CJ McCollum is rising to the occasion and so is the Trail Blazers defense

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CJ McCollum is rising to the occasion and so is the Trail Blazers defense

OKLAHOMA CITY – The Trail Blazers and Thunder series now shifts to OKC with Portland leading 2-0.

Before Thursday’s practice, the Blazers spoke with the media on a number of topics and it’s apparent this team is dialed in.

Trail Blazers Head Coach Terry Stotts said all of his guys are available for Friday’s game, including Enes Kanter, despite Kanter suffering a contusion to his right hand in Game 2.

Just as CJ McCollum put it, the postseason is a different animal.

“Playoffs is a different brand of basketball. The intensity is different, the magnitude is different,” McCollum said before the Blazers hit the court for Thursday’s practice ahead of Game 3.

Playing in OKC is not gonna be easy

As the saying goes, “it’s not a series until someone wins on the road,” and for the Blazers, this squad is looking forward to continued success against the Thunder, but they’re expecting a different kind of energy playing in Oklahoma City.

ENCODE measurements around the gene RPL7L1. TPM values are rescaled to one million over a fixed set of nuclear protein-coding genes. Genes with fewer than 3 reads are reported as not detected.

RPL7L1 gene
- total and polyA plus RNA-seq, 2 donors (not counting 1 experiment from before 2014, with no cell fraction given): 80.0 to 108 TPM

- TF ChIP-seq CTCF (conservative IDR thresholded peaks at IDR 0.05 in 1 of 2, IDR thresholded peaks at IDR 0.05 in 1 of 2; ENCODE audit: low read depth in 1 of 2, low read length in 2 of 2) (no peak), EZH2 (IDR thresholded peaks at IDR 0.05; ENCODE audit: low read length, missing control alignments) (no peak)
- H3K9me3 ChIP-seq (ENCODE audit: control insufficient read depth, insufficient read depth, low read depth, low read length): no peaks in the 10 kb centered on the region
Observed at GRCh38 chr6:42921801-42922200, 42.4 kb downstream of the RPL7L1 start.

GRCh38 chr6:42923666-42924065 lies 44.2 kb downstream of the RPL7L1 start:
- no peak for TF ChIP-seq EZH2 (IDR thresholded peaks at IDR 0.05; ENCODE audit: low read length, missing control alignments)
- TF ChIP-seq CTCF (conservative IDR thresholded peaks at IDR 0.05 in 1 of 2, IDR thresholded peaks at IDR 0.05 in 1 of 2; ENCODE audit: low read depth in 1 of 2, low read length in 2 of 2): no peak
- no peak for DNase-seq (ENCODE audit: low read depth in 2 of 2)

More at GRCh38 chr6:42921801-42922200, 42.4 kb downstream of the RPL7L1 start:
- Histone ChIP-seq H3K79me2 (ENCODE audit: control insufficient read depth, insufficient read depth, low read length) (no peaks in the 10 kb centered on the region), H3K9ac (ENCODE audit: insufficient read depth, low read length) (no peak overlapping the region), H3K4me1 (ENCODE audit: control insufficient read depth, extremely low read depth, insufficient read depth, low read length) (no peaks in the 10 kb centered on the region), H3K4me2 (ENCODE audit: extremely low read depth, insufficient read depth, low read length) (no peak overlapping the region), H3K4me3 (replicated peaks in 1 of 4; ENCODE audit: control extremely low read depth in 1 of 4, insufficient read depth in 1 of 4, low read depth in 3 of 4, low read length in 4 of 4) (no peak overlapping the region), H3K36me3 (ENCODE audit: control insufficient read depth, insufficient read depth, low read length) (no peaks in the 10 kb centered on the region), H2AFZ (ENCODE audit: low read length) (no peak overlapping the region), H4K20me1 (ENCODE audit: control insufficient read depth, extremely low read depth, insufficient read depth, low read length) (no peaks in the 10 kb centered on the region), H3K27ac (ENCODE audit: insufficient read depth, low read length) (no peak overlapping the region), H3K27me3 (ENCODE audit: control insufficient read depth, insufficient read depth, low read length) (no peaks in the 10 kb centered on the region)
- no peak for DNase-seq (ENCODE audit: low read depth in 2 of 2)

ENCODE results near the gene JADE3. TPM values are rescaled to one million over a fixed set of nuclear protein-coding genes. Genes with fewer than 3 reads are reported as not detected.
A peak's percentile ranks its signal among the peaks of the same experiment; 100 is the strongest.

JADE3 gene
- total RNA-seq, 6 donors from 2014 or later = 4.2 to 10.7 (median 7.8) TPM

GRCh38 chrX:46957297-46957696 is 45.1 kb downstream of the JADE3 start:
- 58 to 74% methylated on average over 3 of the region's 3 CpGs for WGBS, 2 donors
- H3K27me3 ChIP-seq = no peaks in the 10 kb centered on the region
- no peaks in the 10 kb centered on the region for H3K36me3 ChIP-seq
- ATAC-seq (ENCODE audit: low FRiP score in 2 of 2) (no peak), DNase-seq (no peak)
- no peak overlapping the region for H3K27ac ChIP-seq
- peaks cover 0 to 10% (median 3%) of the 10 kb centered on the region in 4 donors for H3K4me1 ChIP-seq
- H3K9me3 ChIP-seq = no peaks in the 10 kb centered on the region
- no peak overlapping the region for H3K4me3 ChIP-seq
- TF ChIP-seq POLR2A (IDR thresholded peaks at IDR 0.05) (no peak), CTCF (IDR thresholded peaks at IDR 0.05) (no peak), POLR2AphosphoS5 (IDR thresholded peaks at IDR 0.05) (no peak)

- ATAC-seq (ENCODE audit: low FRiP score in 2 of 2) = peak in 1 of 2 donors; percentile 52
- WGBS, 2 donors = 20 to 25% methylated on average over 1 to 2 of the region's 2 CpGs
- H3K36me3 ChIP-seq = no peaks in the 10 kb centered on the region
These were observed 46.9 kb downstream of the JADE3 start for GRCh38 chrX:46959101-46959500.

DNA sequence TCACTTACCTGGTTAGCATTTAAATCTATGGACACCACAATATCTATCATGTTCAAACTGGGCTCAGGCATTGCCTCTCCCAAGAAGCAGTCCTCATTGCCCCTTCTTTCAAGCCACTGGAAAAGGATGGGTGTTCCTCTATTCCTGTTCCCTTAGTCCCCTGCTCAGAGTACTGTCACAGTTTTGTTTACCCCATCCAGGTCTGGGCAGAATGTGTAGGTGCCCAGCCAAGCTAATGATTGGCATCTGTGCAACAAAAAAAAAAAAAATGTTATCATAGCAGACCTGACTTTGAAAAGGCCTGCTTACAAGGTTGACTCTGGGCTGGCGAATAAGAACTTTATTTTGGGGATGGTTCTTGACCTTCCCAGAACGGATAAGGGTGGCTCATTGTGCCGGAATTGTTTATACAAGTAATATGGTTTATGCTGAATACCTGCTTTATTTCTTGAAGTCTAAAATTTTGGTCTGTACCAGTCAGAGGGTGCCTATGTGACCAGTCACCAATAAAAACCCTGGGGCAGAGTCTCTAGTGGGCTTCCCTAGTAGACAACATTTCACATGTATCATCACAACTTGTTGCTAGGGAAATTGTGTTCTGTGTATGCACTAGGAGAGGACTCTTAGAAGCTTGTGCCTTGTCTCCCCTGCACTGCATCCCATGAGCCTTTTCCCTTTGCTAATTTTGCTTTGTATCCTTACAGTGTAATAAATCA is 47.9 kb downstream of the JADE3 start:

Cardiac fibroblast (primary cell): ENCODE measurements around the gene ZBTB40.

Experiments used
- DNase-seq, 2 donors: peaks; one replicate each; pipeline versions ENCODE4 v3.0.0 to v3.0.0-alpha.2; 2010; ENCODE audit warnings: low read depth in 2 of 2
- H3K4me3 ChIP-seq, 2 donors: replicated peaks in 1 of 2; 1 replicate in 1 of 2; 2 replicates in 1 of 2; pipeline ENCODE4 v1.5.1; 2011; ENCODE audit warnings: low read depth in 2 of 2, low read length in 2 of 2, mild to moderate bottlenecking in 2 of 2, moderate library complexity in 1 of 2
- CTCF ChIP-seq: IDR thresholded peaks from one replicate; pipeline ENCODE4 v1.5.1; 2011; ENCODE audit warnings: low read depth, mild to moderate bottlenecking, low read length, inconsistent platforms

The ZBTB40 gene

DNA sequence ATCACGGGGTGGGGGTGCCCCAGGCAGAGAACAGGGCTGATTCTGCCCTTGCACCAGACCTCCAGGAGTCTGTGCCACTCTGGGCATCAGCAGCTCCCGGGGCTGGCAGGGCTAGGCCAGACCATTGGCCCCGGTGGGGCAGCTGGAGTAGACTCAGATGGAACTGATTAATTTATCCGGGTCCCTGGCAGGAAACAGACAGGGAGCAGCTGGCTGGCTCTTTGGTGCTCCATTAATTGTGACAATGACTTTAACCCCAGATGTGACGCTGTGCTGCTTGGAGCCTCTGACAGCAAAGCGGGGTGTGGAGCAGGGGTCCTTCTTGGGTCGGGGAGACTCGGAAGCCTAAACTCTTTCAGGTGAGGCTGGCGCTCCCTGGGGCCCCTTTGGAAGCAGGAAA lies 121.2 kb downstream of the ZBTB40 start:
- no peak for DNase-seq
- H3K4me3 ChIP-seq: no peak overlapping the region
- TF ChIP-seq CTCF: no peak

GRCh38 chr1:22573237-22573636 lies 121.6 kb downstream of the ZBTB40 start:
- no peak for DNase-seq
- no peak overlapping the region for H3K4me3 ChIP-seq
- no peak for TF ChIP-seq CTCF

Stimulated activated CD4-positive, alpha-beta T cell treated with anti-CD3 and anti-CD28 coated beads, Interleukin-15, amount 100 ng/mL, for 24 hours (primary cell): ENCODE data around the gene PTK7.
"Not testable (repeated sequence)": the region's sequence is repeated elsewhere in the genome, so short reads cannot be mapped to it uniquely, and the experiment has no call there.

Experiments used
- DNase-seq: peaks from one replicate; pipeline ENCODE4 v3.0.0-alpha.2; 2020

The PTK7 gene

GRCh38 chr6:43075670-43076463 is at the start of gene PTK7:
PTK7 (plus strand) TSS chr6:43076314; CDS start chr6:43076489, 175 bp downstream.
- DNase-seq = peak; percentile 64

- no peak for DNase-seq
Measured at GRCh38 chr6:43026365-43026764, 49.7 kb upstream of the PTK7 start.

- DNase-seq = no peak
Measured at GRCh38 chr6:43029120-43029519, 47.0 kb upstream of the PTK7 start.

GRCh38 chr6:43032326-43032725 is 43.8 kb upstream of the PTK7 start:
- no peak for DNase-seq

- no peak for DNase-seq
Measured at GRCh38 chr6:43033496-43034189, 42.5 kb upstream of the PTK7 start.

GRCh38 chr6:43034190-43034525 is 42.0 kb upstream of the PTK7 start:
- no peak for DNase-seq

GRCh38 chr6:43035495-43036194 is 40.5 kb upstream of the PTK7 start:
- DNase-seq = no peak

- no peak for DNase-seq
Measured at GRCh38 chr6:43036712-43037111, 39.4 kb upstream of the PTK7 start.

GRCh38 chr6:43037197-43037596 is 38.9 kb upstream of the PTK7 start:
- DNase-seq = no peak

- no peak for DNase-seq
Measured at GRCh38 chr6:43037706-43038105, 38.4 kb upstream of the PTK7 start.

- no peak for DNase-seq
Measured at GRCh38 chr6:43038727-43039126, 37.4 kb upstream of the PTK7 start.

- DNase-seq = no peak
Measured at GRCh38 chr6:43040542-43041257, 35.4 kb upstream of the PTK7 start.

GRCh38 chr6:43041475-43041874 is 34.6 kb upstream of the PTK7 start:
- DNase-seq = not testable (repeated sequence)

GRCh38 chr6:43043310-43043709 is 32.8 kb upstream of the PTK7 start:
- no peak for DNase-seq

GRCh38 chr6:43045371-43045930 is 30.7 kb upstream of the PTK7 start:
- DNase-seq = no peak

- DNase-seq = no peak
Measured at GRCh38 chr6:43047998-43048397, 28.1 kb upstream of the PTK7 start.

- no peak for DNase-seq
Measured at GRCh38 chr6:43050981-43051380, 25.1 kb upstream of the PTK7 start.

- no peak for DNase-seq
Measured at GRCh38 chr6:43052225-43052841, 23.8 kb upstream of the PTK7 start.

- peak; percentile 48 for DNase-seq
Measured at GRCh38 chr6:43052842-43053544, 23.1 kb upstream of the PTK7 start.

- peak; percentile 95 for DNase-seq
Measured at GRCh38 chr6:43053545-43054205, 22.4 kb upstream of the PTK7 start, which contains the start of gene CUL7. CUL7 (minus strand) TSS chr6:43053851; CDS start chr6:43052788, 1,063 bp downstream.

“It’s different playing against a team on your home floor vs. their home floor. They have a great crowd here. It’s probably gonna be the toughest game of the series up to this point. I’m just excited about the opportunity to come out here and get another win,” Lillard said.

“They’re playing at home, so they may be more comfortable. As an opponent we don’t worry about the other team… We don’t worry about what the Thunder are going to do, we don’t worry about what their mindset is going to be, their approach, we worry about our team,” McCollum added.  

If history is on the Thunder’s side, they’ll take Game 3. Oklahoma City is 3-0 in Game 3 when they’re down 2-0.

By no means are the Blazers thinking OKC is just going to roll over.